Nicolás Sosa Baccarelli

Discépolo and politics: «You’ll see that everything’s a lie…»


The skinny, crestfallen poet got off an automobile and headed, as he daily did, towards the wide door of Radio Belgrano. Through that door the lead figures used to enter, the others did it through a smaller door placed at one side. It was probably 1943, the radio aired its tango tunes that people used to sing round the corners.

Suddenly a young attractive woman tried to enter with him. When the doorman saw her, he stopped her: «-No, the girl can’t». The poet, who did not know the girl, turned back and told the doorman: «The lady comes with me and enters through this door». The poet was Enrique Santos Discépolo and the smiling, resolute blonde was a woman named Eva Duarte.

As she had an extraordinary memory —as Tania, renowned female singer and Enrique’s wife, used to say— she remembered what had happened on Radio Belgrano and one day, years later, asked her assistants to call Discépolo. She wanted to meet him. «That man is a gentleman.», said she. So the relationship between the poet and the future first lady began. They became close friends. Apparently, he had met Perón in Chile years before.

«The belly is queen and money is God»
Let’s go a couple of years back. September 6, 1930. The Armed Forces under the command of general Uriburu and backed by conservative sectors that rejected the policies of the government and the style carried out by Hipólito Yrigoyen effected the first military coup in the history of Argentine democracy. Two days before “Yira yira” had been recorded for the first time: «Verás que todo es mentira, verás que nada es amor...» (You’ll see that everything’s a lie, you’ll see that nothing means love)

In it, the author continued with a thematic line that had started in 1926 with “Qué vachaché”: a complaint before a ferocius, ruthless world. But now, that naïve character in “Qué vachaché” gives way to another one, more experienced, who had felt in his own flesh the misfortunes of life and recommends «never expect either some help or a hand or a favor».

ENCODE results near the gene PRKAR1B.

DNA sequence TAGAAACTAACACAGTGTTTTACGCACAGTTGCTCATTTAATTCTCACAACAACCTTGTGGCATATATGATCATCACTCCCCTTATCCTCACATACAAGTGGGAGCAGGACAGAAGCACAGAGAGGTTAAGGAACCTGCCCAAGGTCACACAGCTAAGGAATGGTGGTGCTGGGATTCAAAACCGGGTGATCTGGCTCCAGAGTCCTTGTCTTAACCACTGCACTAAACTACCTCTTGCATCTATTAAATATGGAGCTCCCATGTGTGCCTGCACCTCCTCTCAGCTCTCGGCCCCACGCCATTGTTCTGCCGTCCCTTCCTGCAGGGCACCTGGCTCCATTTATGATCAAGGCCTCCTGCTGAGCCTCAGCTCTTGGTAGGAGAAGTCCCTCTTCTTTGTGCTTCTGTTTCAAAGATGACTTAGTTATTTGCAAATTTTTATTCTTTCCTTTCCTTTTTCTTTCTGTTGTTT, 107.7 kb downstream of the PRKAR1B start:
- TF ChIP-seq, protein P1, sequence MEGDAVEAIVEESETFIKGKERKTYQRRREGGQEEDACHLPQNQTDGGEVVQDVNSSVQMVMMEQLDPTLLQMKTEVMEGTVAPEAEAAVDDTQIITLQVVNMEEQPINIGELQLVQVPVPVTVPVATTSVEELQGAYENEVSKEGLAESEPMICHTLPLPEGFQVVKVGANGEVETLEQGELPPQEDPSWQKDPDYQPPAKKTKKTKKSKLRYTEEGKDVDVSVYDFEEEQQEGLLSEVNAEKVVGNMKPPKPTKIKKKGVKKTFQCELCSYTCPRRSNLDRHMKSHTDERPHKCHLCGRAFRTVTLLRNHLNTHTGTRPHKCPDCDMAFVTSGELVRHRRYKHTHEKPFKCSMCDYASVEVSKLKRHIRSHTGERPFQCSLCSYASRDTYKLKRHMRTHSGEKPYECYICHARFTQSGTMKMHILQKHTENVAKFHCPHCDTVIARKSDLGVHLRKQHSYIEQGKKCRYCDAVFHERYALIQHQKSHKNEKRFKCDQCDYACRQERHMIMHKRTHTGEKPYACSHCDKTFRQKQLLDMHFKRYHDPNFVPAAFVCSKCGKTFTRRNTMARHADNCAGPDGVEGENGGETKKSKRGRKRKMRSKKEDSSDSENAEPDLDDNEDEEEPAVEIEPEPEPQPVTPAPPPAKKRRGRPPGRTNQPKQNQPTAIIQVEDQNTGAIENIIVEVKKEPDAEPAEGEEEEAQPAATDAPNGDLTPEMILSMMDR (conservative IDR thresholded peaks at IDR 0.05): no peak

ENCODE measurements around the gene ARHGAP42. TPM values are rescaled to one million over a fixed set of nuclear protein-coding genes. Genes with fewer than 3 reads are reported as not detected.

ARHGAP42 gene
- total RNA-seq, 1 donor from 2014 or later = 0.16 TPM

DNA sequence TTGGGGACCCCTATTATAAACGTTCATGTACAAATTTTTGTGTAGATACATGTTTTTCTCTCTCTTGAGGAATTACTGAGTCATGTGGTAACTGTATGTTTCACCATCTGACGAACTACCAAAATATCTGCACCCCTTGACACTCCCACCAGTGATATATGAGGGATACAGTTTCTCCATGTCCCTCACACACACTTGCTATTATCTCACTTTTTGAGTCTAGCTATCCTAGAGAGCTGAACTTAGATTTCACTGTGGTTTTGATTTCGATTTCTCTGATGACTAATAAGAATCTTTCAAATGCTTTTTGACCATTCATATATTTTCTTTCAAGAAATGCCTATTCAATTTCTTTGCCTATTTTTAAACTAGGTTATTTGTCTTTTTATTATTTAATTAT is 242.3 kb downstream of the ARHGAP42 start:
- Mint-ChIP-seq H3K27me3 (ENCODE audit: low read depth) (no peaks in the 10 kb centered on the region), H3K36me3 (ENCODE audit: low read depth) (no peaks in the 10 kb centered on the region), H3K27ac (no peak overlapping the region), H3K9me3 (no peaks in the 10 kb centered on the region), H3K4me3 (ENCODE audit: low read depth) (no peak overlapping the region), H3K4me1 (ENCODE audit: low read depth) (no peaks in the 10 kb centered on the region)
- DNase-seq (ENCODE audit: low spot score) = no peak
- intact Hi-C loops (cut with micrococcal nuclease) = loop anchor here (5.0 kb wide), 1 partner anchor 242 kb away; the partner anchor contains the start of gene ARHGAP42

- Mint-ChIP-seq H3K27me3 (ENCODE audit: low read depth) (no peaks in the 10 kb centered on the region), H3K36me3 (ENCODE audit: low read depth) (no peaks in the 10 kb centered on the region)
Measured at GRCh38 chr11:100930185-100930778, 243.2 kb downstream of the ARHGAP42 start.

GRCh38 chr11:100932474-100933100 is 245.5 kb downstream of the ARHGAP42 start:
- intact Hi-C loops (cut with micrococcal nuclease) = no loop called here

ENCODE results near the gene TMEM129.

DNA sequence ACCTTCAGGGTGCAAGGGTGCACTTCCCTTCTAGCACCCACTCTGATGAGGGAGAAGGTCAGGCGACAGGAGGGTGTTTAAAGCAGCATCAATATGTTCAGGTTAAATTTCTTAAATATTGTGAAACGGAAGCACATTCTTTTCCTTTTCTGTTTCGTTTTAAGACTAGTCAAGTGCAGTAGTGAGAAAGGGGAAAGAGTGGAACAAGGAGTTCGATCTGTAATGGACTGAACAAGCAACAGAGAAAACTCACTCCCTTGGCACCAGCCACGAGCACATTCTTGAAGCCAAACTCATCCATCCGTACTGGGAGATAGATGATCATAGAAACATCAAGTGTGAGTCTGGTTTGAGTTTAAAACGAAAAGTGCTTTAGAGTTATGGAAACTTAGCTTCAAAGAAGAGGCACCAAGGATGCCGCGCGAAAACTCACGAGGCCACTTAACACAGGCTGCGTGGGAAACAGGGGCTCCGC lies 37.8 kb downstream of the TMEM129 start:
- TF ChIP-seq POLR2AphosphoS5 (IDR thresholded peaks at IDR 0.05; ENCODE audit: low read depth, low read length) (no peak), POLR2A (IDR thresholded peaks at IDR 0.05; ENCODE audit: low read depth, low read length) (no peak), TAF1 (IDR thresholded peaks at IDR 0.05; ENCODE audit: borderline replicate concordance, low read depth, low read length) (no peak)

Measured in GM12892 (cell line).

In 1934 “Cambalache” appeared, in it he denounced out loud that «the world was and will be like shit». (A digression: In his memoirs Enrique Cadícamo, friend and partner in common adventures of his namesake, pointed out that his tango “Al mundo le falta un tornillo”, in which he deals with similar issues, is much earlier. «A simple coincidence» he said ironically in a prologue. It is fair to acknowledge dates but it is also forceful to accept that “Cambalache”… is “Cambalache”.)

«Something’s going to happen in Spain because the tango “Cambalache” was sung three times by Tania on request by the audience.», said Discépolo to the actor Osvaldo Miranda on an occasional encounter in the street. Soon thereafter the civil war broke out and the nazi regime was increasingly spreading until it ended up in a new war that involved the world.

In Enrique’s poetry there was no longing and melancholy for lost things devoured by the passing of time, so common in tango lyrics. There was an aching vision of life as struggle, as disillusionment; and of society, as a wild territory where lies and financial power are the ones which hold the conductor’s baton. (Perhaps Enrique’s only truly melancholic tango is “Cafetín de Buenos Aires”).

Discépolo covered tango lyrics, movies, theater and the radio. He always unclothed a heartbreaking political and social reality. He breathed the “rusted tin symphony” of the tenement houses where nauseas and dreams of thousands of people were piled up. He did not see there a poetical vignette that deserved a warm evocation but «a world where a garbage can was a trophy and a rat, a domestic animal… a mess of traveling cockroaches and people stacked not as persons but as things».

Movies and theater plays of that time provided a more picturesque vision of these dearths. Certainly, «the hunger of others is something that always amuse those who have had lunch», gracefully says Discepolín in a memorable scene of one of his movies. A Chaplin-like air, rightly insinuated Julián Centeya. A criollo Chaplin criollo and ours.